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D.C. Mayor Spends Night In Jail, After Protesting Federal Budget Deal

A Capitol Hill police officer talks to Washington Mayor Vincent Gray before he was arrested during a protest on Capitol Hill.
A Capitol Hill police officer talks to Washington Mayor Vincent Gray before he was arrested during a protest on Capitol Hill.

The mayor of Washington, D.C. and six of its council members were among the 41 people arrested yesterday outside the Capitol for staging an act of civil disobedience.

Mayor Vincent Gray was protesting the budget deal reached by Democrats and Republicans because he says a few regulations written into the bill infringe upon the capitol city's sovereignty.

According to the Washington Post, Gray told CNN he felt the District of Columbia had been "thrown under the bus" in the negotiations:

The controversial riders were imposed during budget negotiations Friday night and were agreed to by President Obama, Senate Majority Leader Harry M. Reid (D-Nev.) and House Speaker John A. Boehner (R-Ohio). The riders include a provision banning the District from spending its own money to provide abortions to low-income women. The deal also revives and expands a controversial school voucher program that has divided D.C. officials, and that Gray opposes.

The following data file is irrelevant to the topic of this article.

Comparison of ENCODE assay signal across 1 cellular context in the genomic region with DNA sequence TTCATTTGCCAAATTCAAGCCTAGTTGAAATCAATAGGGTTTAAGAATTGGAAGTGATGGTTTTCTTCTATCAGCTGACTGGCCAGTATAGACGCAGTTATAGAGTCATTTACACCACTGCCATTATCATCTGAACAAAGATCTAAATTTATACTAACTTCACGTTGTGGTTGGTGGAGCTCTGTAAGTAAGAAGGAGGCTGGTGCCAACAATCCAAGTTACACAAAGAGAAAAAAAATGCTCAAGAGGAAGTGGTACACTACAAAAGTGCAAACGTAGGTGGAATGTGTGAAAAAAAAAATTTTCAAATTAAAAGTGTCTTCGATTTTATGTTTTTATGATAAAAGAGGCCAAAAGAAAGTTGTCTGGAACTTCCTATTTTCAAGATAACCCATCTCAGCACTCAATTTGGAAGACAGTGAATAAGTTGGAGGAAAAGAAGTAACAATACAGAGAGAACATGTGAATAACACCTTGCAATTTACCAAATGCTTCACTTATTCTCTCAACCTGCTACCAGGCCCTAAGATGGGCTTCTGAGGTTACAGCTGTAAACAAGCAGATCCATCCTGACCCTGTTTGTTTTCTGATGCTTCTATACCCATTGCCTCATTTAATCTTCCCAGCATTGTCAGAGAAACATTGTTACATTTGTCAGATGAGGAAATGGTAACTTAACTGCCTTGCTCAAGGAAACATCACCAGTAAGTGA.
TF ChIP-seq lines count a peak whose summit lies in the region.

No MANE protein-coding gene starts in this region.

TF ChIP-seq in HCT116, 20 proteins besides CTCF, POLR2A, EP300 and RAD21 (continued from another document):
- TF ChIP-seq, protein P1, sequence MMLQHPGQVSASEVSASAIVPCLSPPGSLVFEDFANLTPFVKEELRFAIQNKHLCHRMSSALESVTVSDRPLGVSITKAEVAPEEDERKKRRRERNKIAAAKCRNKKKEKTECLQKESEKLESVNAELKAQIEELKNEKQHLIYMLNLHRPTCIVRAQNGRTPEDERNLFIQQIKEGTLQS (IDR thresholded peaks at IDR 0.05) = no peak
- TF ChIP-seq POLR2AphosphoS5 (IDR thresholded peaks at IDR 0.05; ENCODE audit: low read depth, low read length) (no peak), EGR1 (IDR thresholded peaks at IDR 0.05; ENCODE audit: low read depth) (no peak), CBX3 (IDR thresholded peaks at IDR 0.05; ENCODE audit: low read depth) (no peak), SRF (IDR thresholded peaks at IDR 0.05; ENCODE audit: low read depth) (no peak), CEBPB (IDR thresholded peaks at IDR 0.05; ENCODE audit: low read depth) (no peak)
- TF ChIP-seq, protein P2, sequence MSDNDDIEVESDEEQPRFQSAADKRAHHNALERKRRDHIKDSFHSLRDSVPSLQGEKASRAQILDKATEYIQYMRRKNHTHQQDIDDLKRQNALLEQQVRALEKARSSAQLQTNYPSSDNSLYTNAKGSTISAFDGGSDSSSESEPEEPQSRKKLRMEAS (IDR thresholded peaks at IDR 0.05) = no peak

Gray said the city should be allowed to spend its local tax dollars as it sees fit, including providing abortion services for low-income women.

"Folks in congress will do things to the District of Columbia that they wouldn't do in their own districts," Gray told CNN. " ... It's an outrageous position. We raise our tax dollars just like other states do, just like other cities do."

Gray, along with the Council Chairman Kwame Brown, were arrested after they sat down in the middle of Constitution Avenue, a busy street on Capitol Hill. According to local news site TBD, Capitol Police bound their hands with plastic ties and took them into custody until they put up bail this morning.

The AP provides a little history:

Washington had enjoyed more freedom in the past four years when both the House and Senate were controlled by Democrats, the party traditionally more friendly to pleas of autonomy from the heavily Democratic city.

When Republicans took control of the House in January, the city readied for changes. Still, city leaders said they are outraged that Washington appears to have been used as a bargaining chip.

"If this isn't taxation without representation, I don't know what is," the mayor said before being arrested.

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